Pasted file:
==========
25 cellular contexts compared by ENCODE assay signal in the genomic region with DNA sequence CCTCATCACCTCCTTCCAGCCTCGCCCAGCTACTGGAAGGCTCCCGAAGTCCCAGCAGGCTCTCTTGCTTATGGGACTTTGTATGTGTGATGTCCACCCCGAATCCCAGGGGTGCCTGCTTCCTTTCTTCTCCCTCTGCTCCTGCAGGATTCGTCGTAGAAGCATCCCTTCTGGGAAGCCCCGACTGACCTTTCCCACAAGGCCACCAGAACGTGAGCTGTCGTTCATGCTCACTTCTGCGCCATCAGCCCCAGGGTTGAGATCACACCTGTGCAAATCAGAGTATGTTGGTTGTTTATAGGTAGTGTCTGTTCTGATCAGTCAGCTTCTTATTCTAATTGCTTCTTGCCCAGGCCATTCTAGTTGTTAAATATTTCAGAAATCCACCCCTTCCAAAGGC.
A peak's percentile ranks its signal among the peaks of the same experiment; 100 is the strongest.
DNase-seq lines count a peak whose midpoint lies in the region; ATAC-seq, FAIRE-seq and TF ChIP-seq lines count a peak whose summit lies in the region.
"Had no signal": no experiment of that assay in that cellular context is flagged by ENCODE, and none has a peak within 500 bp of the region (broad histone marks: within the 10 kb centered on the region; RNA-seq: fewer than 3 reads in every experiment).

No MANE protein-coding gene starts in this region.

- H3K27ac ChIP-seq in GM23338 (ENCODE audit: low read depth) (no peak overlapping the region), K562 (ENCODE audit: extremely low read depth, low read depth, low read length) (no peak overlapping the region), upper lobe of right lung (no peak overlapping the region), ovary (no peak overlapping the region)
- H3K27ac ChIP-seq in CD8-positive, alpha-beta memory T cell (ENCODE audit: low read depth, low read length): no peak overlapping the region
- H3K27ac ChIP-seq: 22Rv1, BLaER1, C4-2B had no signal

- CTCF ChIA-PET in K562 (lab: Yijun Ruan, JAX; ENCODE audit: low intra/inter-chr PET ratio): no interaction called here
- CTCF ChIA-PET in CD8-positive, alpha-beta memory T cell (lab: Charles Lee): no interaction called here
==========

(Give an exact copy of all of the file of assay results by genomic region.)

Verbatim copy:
25 cellular contexts compared by ENCODE assay signal in the genomic region with DNA sequence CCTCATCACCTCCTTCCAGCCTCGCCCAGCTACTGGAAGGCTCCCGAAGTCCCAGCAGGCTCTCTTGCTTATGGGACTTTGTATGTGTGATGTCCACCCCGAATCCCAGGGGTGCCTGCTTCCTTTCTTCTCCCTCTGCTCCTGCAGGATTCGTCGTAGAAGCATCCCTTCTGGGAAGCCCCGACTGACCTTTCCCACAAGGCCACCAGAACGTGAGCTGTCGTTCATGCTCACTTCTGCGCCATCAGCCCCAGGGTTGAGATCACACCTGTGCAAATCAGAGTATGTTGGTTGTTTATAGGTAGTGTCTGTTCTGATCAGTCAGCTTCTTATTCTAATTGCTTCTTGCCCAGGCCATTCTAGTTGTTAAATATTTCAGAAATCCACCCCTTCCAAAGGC.
A peak's percentile ranks its signal among the peaks of the same experiment; 100 is the strongest.
DNase-seq lines count a peak whose midpoint lies in the region; ATAC-seq, FAIRE-seq and TF ChIP-seq lines count a peak whose summit lies in the region.
"Had no signal": no experiment of that assay in that cellular context is flagged by ENCODE, and none has a peak within 500 bp of the region (broad histone marks: within the 10 kb centered on the region; RNA-seq: fewer than 3 reads in every experiment).

No MANE protein-coding gene starts in this region.

- H3K27ac ChIP-seq in GM23338 (ENCODE audit: low read depth) (no peak overlapping the region), K562 (ENCODE audit: extremely low read depth, low read depth, low read length) (no peak overlapping the region), upper lobe of right lung (no peak overlapping the region), ovary (no peak overlapping the region)
- H3K27ac ChIP-seq in CD8-positive, alpha-beta memory T cell (ENCODE audit: low read depth, low read length): no peak overlapping the region
- H3K27ac ChIP-seq: 22Rv1, BLaER1, C4-2B had no signal

- CTCF ChIA-PET in K562 (lab: Yijun Ruan, JAX; ENCODE audit: low intra/inter-chr PET ratio): no interaction called here
- CTCF ChIA-PET in CD8-positive, alpha-beta memory T cell (lab: Charles Lee): no interaction called here